By Chris Ryan
We had three meetings today: Filmlight, SGO and Rohde & Schwarz. Here’s the rundown…
Nice Shoes currently uses FilmLight’s Baselight system for color grading, so we went to their booth first to touch base on new products and to get a feel for where they’re heading in the future.
Their big product this year is the Daylight (main photo), which allows users to have access to Baselight’s amazing color science technology without having to invest in a full Baselight system. It’s pretty much a Baselight without a timeline. It’s being marketed as FilmLight’s on-set grading solution, which works in tandem with their Flip hardware as well as their new Baselight Remote UI software. I was talking to the devs about other possible applications for Daylight beyond on-set grading, such as its use as a versioning tool. It seems to have a lot of potential.
Flip has been around for a bit and allows for the application of LUTs and color grades directly to the output of the camera during a production, so looks can be previewed using the power of a Baselight right on the set. It allows for the creation of BLG files (Baselight Grade Files), which can be used to share grades with everything from a full-blown Baselight system to the Baselight plug-ins for Avid, etc.
The Baselight Remote UI is a slick looking piece of software that runs on an iPad. It’s currently designed to control the Flip, but Filmlight already has plans to open up the UI so it can be used for other products like the Baselight or to act as a remote viewing platform. It’s very polished looking and easy to use, and I can’t wait to get my hands on a copy.
We went to the SGO booth to check out how they’re coming along with their Mistika suite of programs. Mistika is one of the potential systems we’re looking at for an end-to-end post solution. It’s an all-in one color grading, VFX and finishing system. SGO had previously visited Nice Shoes for an in-house demo of Mistika and we were so impressed we decided to make their booth one of our main stops at this year’s IBC in order to get a more in-depth look.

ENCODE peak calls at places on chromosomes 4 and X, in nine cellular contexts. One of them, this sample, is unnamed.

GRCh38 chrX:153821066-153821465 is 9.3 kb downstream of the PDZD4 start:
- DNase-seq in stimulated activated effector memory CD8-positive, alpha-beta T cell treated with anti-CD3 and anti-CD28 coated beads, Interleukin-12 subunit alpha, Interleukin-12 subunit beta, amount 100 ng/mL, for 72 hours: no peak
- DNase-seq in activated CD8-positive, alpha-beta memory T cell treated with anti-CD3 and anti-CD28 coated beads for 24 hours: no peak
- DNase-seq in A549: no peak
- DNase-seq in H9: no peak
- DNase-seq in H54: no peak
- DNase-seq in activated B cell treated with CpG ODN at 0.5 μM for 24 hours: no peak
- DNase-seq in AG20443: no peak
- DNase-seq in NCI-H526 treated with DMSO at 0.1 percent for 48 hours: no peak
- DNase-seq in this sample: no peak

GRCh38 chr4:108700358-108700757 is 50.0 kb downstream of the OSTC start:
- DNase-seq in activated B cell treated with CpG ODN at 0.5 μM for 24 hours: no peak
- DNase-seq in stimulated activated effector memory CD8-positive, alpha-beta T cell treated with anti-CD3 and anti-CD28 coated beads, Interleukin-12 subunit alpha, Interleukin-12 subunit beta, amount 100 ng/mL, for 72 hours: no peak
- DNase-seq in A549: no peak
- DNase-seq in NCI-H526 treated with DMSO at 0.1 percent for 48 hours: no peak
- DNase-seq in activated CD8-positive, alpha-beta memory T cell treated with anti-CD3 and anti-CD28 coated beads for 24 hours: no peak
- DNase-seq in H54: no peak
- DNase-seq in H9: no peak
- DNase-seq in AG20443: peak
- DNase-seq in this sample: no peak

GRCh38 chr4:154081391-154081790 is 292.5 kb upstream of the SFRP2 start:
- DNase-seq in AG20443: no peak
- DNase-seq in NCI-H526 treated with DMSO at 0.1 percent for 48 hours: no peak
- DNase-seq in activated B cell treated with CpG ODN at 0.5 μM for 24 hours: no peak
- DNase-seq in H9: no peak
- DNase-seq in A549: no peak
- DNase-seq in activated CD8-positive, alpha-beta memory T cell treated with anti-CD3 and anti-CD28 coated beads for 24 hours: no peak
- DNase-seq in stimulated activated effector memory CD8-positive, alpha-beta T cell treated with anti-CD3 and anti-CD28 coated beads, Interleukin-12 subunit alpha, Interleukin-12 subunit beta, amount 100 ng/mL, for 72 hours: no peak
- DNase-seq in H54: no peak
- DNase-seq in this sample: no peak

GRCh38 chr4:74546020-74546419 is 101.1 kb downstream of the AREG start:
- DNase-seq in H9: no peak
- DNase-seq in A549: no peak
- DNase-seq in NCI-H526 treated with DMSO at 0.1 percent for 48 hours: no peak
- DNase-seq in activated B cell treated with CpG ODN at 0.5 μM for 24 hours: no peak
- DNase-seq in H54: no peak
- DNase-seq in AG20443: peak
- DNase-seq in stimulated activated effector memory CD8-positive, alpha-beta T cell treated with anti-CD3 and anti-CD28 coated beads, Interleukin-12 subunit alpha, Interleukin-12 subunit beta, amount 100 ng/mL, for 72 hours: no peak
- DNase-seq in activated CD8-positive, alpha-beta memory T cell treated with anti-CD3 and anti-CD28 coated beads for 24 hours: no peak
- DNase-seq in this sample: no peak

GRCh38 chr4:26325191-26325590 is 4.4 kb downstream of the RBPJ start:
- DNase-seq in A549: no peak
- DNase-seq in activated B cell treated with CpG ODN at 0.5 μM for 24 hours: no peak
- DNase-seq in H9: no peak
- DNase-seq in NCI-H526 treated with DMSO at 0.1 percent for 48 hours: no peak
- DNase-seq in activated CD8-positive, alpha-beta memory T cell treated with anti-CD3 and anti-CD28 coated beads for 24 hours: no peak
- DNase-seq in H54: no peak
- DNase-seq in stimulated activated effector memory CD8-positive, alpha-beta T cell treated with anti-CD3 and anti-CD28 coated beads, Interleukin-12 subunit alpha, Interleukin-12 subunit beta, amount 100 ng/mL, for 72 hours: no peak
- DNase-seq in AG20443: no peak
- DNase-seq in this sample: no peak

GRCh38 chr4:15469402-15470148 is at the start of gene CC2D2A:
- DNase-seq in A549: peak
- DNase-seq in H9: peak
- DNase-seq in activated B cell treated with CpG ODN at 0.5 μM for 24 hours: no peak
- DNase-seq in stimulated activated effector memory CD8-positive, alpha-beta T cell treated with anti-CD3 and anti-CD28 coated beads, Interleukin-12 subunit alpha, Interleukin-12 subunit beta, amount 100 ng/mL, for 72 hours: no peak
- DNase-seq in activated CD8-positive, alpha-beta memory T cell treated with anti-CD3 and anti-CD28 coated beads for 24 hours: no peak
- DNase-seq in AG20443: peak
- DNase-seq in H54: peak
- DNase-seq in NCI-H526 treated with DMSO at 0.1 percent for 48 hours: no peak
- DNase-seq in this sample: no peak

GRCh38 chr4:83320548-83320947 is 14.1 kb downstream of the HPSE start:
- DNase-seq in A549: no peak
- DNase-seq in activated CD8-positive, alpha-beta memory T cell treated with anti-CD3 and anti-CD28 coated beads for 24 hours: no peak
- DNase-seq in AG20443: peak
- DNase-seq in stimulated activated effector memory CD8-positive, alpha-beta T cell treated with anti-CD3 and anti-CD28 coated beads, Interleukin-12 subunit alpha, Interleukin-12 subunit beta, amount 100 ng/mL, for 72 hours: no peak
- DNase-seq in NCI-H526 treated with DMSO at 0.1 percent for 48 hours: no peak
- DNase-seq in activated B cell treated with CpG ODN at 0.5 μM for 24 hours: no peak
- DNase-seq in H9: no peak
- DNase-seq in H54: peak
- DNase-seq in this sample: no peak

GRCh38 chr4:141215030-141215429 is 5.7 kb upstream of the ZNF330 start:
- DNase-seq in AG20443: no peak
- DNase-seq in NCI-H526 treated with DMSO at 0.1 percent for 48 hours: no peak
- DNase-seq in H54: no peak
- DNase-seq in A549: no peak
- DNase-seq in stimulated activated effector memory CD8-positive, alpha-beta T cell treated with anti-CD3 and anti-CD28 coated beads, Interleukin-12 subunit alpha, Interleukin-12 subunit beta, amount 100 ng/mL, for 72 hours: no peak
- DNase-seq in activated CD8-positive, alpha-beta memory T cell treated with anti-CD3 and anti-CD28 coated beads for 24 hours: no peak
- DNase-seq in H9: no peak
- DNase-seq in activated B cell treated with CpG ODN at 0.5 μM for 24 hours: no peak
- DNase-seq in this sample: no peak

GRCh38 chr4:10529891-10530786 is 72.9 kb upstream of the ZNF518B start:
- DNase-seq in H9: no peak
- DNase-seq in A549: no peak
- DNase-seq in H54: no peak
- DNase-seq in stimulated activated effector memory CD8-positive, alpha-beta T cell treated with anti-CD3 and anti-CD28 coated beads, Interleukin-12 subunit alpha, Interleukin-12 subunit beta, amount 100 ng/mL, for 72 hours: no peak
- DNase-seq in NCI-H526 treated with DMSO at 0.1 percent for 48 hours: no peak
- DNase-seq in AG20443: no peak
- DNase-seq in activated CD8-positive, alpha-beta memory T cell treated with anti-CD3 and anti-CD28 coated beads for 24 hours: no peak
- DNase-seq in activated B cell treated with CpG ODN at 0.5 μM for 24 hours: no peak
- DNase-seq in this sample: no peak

At Nice Shoes, SGO ran their demo off of a laptop, and I was very impressed with the speed of the system even on such limited hardware. Today at IBC, Mistika was running on a desktop, and the speed was even more impressive. The demo included Ultra HD footage running at 60fps as well as 6K Sony F65 and 6K Red Dragon footage.
Mistika is the system Weta uses to handle color grading and 3D mastering for Peter Jackson’s Hobbit films, and I was very impressed with Mistika’s 3D/stereo tools, which have come out of that collaboration. The demo included a 3D scene that had problematic differences between the two eyes, and the Mistika handled the issues with ease.
Mistika has a very interesting UI, which I found to be very innovative but at the same time it may take some getting used to for new users. Mistika is built around a flexible timeline system that uses multiple gestural pen/tablet controls for efficiency and speed. It also has a traditional node-style view, but the real power seems to be in mastering the unique timeline system.
From a color perspective I came away impressed. Not only with the speed and power of the system, but also with the package of tools available. You can tell that this is truly an integrated system with both traditional color and VFX tools readily available to the user.
I’ve been looking for a system that allows for a collaborative working environment between artists that can do very high quality work for a fair price, and Mistika seems to be a strong contender.
Rohde & Schwarz
We went to Rohde & Schwarz to check out their Clipster system. Our current interest comes from Clipster’s ability to output any type of file or video format that our clients require in a fast and easy-to-use system. We’re currently building a new I/O room that will work across all of the departments at Nice Shoes in order to improve our quality control, and the Clipster seems like the perfect box to help the I/O department deal with the plethora of formats our clients throw at us every day.
At Nice Shoes we pride ourselves in not only doing great work when our clients are with our top artists, but also after the job has wrapped and it’s time to get the product out the door.
The other interest I have in Clipster is in its support of the IMF format for deliverables. IMF allows for multiple versions of a single project to be output into a single package for easy distribution. So you can package a movie with multiple languages and resolutions as an example for distribution to a company like Netflix.
Our goal for Nice Shoes is to provide end-to-end services, and being able to output IMF is going to be an important part of that process.
Chris Ryan is a colorist and partner at New York City’s Nice Shoes.